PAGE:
Many people use generators improperly; Charcoal grills should never be used indoors.
Hartford – With the approaching storm, the Connecticut Department of Public Health (DPH) warns residents of the dangers of carbon monoxide (CO) and asks that they take steps to prevent deadly CO poisoning. When power goes out many people run portable generators inside or close to the home, or use charcoal grills inside the home. Generators should be placed at least 20 feet from the house and never inside the house, enclosed porch or attached garage. Charcoal grills should never be used indoors.
CO is an invisible, odorless gas that can be fatal. The symptoms of CO poisoning can mimic those of the flu, including headache, fatigue, dizziness, nausea, vomiting, or loss of consciousness.
DPH offers the following safety tips to prevent CO poisoning:
- Never use portable generators or other gasoline-powered equipment (including tools) inside your home, garage, carport, basement or other enclosed spaces. Be sure to place portable generators at least 20 feet from your home.
- Use gasoline-powered equipment outside and away from doors, windows or air intake vents.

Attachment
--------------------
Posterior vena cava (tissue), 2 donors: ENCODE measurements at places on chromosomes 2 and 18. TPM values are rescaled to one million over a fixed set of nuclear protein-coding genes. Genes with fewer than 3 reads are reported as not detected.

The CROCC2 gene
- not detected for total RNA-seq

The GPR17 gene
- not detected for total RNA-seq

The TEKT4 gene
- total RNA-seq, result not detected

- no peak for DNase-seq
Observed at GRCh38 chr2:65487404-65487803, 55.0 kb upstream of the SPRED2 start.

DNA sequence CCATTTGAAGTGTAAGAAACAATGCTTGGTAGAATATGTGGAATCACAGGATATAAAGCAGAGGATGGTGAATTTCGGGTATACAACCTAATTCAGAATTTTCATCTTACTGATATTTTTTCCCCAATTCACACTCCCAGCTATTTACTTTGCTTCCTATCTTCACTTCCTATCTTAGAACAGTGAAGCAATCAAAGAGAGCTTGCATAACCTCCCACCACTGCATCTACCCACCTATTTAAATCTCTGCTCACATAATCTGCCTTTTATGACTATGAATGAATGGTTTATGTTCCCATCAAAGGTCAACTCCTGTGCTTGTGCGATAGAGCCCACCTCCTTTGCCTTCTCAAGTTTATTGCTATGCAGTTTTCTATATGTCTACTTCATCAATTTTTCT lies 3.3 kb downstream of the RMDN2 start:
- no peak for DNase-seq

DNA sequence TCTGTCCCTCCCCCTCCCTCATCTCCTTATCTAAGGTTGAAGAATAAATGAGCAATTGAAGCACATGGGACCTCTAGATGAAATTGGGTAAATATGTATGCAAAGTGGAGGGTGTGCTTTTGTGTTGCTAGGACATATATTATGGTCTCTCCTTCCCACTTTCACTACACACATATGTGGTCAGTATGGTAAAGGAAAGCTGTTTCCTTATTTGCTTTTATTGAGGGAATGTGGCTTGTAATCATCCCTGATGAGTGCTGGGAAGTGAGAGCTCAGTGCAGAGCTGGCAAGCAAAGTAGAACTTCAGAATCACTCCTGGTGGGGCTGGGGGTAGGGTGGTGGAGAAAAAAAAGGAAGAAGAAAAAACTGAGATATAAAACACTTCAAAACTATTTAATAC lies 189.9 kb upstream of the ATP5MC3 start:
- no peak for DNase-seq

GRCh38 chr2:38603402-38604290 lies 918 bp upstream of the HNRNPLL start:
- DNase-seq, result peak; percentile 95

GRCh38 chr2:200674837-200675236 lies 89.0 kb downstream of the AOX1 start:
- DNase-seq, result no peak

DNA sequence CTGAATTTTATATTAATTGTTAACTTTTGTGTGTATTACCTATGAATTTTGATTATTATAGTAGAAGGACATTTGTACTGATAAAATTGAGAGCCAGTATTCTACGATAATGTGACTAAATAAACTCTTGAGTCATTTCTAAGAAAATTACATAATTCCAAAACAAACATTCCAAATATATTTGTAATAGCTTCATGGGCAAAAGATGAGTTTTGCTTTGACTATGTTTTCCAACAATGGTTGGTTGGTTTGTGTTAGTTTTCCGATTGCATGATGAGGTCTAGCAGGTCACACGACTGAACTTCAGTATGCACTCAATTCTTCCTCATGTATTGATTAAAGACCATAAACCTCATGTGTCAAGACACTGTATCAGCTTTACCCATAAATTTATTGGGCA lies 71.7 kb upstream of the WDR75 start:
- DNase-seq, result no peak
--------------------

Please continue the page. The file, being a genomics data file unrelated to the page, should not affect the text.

- Use grilling apparatus such as charcoal or gas grills outdoors only.
- Opening windows and doors, and operating fans is NOT sufficient to prevent buildup of CO in a home.
- Make sure inlets and outlets for your furnace are free of snow. Some furnaces have exhaust vents that could become blocked by snow, causing ventilation problems. Know what type of exhaust system your furnace has and where the exhaust inlets and outlets are located for your home.
- Get out of the house and seek medical help immediately if you or a family member has unexplained/sudden onset of symptoms of CO poisoning. Symptoms include headache, fatigue, dizziness, nausea or vomiting, and loss of consciousness.
- Call 911 from a cell phone or neighbor’s home and the Connecticut Poison Control Center at 1-800-222-1222.
- After a snow storm, make sure your car's exhaust pipe is clear. A clogged exhaust pipe could lead to carbon monoxide buildup in your vehicle. Fatalities have resulted from people trying warm themselves in their car without clearing snow away from exhaust pipe due build-up of CO gas in car.
DPH developed a video, Carbon Monoxide: The Silent Killer, to help raise awareness of the dangers of CO and how to prevent poisoning. It is available online in English and Spanish.